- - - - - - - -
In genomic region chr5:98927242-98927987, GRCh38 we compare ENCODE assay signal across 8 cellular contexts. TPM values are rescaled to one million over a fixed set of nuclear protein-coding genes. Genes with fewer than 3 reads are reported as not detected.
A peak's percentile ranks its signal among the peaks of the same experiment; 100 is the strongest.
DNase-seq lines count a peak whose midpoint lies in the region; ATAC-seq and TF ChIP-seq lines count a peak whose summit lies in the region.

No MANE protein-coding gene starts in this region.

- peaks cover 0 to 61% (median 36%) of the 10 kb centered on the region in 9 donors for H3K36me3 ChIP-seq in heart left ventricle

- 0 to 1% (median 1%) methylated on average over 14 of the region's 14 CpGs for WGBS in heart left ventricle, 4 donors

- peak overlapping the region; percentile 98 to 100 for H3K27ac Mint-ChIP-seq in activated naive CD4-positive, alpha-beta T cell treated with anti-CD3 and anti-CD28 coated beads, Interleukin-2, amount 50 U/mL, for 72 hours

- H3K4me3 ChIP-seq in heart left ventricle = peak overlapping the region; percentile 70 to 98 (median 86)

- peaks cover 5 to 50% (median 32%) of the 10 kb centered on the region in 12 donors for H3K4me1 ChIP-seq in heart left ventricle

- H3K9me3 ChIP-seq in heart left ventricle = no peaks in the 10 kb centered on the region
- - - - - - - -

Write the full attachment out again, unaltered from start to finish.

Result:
In genomic region chr5:98927242-98927987, GRCh38 we compare ENCODE assay signal across 8 cellular contexts. TPM values are rescaled to one million over a fixed set of nuclear protein-coding genes. Genes with fewer than 3 reads are reported as not detected.
A peak's percentile ranks its signal among the peaks of the same experiment; 100 is the strongest.
DNase-seq lines count a peak whose midpoint lies in the region; ATAC-seq and TF ChIP-seq lines count a peak whose summit lies in the region.

No MANE protein-coding gene starts in this region.

- peaks cover 0 to 61% (median 36%) of the 10 kb centered on the region in 9 donors for H3K36me3 ChIP-seq in heart left ventricle

- 0 to 1% (median 1%) methylated on average over 14 of the region's 14 CpGs for WGBS in heart left ventricle, 4 donors

- peak overlapping the region; percentile 98 to 100 for H3K27ac Mint-ChIP-seq in activated naive CD4-positive, alpha-beta T cell treated with anti-CD3 and anti-CD28 coated beads, Interleukin-2, amount 50 U/mL, for 72 hours

- H3K4me3 ChIP-seq in heart left ventricle = peak overlapping the region; percentile 70 to 98 (median 86)

- peaks cover 5 to 50% (median 32%) of the 10 kb centered on the region in 12 donors for H3K4me1 ChIP-seq in heart left ventricle

- H3K9me3 ChIP-seq in heart left ventricle = no peaks in the 10 kb centered on the region